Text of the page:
Warburg Would Get Threefold Return in Bausch Transaction
(Corrects to show return would be about threefold in first paragraph, and dollar amounts for return and dividend in fourth paragraph in story published May 25.)
Warburg Pincus LLC would reap about a threefold return on its $1.7 billion equity investment in Bausch & Lomb Inc. if talks to sell the eye-care company for $9 billion bear fruit, a person with knowledge of the matter said.
The private-equity firm, based in New York, is close to a deal to sell the company it bought six years ago to Valeant Pharmaceuticals International Inc. (VRX), Canada’s largest drugmaker, according to a second person briefed on the situation.
Warburg invested about $1.7 billion in a 2007 going-private transaction valued at $4.6 billion, including debt, the first person said. Bausch & Lomb, based in Rochester, New York, makes contact lenses, eye-care solutions and prescription medicines.
A sale at $9 billion, including debt, would give the investment firm a total return of more than $4.9 billion, according to data compiled by Bloomberg. That includes $673 million Warburg collected from a dividend in March. Bausch & Lomb filed for an initial public offering in March after an earlier effort to sell the company for at least $10 billion stalled, people familiar with the matter said at the time.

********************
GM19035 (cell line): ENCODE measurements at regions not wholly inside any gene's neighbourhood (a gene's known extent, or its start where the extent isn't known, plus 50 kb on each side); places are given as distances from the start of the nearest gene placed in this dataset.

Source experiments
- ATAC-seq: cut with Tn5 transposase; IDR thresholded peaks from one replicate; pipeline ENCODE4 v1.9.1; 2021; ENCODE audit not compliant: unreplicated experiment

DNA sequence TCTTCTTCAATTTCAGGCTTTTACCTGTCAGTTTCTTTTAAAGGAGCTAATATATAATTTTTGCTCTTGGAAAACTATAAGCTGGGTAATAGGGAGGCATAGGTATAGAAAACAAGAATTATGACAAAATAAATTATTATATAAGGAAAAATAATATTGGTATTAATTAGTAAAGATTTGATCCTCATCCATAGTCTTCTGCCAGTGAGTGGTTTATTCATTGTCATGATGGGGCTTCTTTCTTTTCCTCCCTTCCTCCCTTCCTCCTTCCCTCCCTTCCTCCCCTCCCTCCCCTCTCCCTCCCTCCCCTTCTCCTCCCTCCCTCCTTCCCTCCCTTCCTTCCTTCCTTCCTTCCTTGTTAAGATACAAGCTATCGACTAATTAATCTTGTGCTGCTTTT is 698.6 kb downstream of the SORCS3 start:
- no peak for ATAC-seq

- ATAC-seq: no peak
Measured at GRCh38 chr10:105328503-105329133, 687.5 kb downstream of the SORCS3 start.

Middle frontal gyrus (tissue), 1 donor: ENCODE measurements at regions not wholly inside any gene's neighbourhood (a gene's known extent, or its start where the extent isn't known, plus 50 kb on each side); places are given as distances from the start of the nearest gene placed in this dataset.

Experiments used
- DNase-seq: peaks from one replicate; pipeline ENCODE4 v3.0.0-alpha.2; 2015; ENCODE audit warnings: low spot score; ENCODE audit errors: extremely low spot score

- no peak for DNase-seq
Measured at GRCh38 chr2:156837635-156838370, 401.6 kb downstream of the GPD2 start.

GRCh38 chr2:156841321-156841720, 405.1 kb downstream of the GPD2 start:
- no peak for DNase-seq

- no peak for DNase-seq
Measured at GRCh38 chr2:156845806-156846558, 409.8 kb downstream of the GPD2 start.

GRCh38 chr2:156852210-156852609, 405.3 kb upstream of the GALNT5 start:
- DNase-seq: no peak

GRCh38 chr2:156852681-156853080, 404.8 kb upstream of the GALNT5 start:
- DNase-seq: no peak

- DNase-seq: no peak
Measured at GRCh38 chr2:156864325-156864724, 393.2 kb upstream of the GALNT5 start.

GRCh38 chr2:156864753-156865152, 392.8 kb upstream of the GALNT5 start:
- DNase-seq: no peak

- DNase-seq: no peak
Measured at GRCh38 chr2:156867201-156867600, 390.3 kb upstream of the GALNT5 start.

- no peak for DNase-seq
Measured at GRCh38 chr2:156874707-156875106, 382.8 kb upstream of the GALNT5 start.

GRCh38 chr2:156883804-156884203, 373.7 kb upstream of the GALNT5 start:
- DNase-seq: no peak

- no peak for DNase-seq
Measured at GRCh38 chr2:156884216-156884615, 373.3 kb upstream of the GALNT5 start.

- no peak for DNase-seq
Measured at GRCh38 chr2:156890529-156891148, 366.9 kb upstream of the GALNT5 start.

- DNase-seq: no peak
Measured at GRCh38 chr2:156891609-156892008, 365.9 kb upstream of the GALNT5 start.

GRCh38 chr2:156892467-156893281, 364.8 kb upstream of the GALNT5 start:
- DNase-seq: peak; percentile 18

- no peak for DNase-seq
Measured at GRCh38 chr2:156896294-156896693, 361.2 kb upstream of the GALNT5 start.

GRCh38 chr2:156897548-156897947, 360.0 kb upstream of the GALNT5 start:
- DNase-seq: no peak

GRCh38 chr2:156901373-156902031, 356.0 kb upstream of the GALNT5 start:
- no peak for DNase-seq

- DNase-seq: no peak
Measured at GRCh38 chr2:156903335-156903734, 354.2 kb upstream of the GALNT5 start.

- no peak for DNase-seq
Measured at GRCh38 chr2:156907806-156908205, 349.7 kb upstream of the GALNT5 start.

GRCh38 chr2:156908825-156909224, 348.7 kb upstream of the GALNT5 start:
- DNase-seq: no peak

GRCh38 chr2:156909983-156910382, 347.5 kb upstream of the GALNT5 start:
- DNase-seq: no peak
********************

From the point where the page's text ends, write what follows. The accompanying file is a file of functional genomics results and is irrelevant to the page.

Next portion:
Jeffrey Smith, a Warburg Pincus spokesman, and Laurie Little, a spokeswoman for Valeant, declined to comment on a possible transaction.
Warburg, which has more than $30 billion in assets, is also exploring possible sale of department-store chain Neiman Marcus, which it co-owns with another buyout firm, TPG Capital, Bloomberg News reported earlier this month, citing people familiar with the matter. It completed raising an $11.2 billion fund, the 46-year-old firm’s 11th buyout vehicle, this month.
Warburg is run by co-Presidents Joseph P. Landy and Charles R. Kaye. Sean D. Carney, a managing director, is leading the Bausch & Lomb sale, one of the people said.
Valeant is seeking to make acquisitions of companies with solid cash flows in high-growth areas, Chief Executive Officer Mike Pearson said in a conference call with investors earlier this month. Valeant was said in April to be in talks to merge with Parsippany, New Jersey-based Actavis Inc. (ACT), the largest U.S. generic-drug maker, according to people familiar with the matter.
A $9 billion deal for Bausch & Lomb would be the largest of 15 acquisitions for Montreal-based Valeant since it was created in a 2010 merger of its U.S. predecessor and Canada’s Biovail Corp.
The price would be about 21 times Bausch & Lomb’s earnings before interest, taxes, depreciation and amortization of $429.5 million in the year through December, according to data compiled by Bloomberg.
Bausch & Lomb reported adjusted Ebitda of $643.1 million for the period, excluding costs from stock-based compensation and recent acquisitions. The buyout values the company at 14 times those adjusted earnings, data compiled by Bloomberg show.
Warburg Pincus invests globally in energy, financial services, health care, technology, media and telecommunications, and consumer, industrial and services companies. The firm distributed about $6.2 billion to investors in 2012 and an additional $3 billion in the first quarter.
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